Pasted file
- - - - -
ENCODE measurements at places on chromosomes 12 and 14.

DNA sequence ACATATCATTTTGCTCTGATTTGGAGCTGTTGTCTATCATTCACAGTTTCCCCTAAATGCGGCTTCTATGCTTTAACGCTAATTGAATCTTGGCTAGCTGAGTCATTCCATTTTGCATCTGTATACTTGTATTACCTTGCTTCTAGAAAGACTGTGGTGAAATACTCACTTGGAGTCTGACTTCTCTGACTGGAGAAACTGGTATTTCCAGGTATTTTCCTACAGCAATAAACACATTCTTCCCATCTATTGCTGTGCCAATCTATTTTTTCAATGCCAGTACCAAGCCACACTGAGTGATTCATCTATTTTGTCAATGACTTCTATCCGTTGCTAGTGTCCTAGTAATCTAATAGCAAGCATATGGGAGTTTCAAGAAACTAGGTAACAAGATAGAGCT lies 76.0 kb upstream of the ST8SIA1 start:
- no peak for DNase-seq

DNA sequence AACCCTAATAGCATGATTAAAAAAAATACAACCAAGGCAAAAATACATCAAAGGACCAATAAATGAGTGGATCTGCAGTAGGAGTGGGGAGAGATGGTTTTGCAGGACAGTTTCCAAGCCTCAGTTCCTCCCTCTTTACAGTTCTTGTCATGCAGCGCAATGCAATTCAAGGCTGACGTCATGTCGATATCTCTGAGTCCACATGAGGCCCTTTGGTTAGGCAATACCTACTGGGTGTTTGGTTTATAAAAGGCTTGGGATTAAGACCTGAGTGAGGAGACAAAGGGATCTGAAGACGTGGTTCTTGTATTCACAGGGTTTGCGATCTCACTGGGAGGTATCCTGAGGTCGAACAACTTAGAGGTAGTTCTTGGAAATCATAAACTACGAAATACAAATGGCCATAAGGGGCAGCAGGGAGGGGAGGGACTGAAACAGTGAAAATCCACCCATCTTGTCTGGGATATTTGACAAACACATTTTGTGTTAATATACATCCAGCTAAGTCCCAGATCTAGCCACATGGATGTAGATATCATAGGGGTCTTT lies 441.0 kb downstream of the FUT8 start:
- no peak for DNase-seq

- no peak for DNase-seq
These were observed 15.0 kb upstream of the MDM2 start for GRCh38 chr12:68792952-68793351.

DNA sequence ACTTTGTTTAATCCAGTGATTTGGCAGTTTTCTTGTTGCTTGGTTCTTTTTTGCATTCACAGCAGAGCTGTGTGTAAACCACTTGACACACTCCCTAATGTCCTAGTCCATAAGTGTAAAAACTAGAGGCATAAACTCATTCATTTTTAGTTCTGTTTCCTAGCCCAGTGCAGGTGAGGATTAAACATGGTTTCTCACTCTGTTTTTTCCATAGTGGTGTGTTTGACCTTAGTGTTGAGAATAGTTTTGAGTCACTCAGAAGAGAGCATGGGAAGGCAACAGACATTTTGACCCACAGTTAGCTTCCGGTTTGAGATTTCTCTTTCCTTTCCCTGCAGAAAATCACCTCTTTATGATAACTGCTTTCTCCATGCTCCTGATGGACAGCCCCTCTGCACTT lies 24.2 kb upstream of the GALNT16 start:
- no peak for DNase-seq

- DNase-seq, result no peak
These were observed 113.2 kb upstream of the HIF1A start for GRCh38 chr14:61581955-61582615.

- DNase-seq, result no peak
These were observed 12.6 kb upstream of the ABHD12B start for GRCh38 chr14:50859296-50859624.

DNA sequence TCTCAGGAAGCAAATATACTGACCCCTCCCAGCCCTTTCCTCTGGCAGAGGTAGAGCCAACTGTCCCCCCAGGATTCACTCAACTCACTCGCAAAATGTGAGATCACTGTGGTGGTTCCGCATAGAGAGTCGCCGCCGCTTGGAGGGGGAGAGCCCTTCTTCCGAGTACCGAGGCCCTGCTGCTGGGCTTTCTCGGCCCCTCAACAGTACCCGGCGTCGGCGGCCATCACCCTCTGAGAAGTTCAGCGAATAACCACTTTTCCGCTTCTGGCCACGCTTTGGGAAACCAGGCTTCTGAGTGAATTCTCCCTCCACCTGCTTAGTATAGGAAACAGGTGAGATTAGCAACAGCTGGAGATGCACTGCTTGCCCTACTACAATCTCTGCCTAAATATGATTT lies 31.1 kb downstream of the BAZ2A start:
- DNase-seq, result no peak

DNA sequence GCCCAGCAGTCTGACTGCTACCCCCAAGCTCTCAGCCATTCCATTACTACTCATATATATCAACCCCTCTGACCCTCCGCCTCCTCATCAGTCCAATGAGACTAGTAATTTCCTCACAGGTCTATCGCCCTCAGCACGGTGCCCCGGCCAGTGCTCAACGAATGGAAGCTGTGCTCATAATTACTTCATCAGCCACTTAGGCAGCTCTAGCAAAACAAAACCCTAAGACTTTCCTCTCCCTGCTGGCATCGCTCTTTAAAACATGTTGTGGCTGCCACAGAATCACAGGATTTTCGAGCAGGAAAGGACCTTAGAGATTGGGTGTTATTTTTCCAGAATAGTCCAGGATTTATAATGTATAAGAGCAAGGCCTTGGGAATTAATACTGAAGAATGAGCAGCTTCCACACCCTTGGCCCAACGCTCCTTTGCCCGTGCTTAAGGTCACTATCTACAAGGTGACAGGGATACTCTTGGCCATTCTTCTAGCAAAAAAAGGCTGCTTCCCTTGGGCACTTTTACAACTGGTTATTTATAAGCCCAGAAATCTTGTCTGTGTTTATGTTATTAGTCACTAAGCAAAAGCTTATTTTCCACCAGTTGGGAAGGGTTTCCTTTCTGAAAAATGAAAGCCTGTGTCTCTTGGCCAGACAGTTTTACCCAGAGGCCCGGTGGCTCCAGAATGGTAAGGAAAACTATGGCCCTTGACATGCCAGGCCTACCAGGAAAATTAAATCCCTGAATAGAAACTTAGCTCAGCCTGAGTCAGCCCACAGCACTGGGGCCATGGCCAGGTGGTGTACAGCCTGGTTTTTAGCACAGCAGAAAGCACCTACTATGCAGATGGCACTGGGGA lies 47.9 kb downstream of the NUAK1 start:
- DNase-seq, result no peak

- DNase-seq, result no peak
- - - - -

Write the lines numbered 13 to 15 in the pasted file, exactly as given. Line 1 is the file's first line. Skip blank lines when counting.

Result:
These were observed 12.6 kb upstream of the ABHD12B start for GRCh38 chr14:50859296-50859624.

DNA sequence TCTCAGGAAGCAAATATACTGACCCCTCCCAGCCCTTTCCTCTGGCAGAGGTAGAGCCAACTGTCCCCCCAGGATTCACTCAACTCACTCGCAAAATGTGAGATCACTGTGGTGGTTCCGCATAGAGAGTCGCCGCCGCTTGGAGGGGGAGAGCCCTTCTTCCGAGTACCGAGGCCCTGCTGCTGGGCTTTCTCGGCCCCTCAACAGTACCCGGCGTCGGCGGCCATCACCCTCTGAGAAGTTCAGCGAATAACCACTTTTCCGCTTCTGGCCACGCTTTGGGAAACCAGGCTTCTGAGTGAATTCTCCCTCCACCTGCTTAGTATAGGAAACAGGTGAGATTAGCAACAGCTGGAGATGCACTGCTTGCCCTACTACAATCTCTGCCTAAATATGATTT lies 31.1 kb downstream of the BAZ2A start:
- DNase-seq, result no peak